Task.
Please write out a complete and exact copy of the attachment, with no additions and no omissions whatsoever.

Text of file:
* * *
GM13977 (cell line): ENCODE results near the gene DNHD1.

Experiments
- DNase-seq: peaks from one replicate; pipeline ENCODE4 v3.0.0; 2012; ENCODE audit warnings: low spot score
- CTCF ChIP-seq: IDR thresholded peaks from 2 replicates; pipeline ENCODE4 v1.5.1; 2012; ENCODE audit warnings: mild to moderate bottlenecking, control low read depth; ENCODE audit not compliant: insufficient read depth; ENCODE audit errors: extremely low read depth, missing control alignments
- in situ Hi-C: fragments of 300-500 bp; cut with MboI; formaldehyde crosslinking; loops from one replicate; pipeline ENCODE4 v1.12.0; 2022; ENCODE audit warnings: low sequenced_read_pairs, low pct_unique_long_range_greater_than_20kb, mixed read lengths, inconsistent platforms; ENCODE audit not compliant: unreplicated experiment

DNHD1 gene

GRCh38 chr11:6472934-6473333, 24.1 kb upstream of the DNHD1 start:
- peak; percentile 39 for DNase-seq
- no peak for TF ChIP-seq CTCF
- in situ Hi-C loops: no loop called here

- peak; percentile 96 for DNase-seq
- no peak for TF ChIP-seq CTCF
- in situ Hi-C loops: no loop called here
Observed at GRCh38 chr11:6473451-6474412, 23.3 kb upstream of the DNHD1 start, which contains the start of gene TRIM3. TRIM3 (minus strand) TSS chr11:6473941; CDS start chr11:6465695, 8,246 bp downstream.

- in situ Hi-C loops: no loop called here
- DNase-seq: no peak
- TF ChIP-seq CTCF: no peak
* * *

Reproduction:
GM13977 (cell line): ENCODE results near the gene DNHD1.

Experiments
- DNase-seq: peaks from one replicate; pipeline ENCODE4 v3.0.0; 2012; ENCODE audit warnings: low spot score
- CTCF ChIP-seq: IDR thresholded peaks from 2 replicates; pipeline ENCODE4 v1.5.1; 2012; ENCODE audit warnings: mild to moderate bottlenecking, control low read depth; ENCODE audit not compliant: insufficient read depth; ENCODE audit errors: extremely low read depth, missing control alignments
- in situ Hi-C: fragments of 300-500 bp; cut with MboI; formaldehyde crosslinking; loops from one replicate; pipeline ENCODE4 v1.12.0; 2022; ENCODE audit warnings: low sequenced_read_pairs, low pct_unique_long_range_greater_than_20kb, mixed read lengths, inconsistent platforms; ENCODE audit not compliant: unreplicated experiment

DNHD1 gene

GRCh38 chr11:6472934-6473333, 24.1 kb upstream of the DNHD1 start:
- peak; percentile 39 for DNase-seq
- no peak for TF ChIP-seq CTCF
- in situ Hi-C loops: no loop called here

- peak; percentile 96 for DNase-seq
- no peak for TF ChIP-seq CTCF
- in situ Hi-C loops: no loop called here
Observed at GRCh38 chr11:6473451-6474412, 23.3 kb upstream of the DNHD1 start, which contains the start of gene TRIM3. TRIM3 (minus strand) TSS chr11:6473941; CDS start chr11:6465695, 8,246 bp downstream.

- in situ Hi-C loops: no loop called here
- DNase-seq: no peak
- TF ChIP-seq CTCF: no peak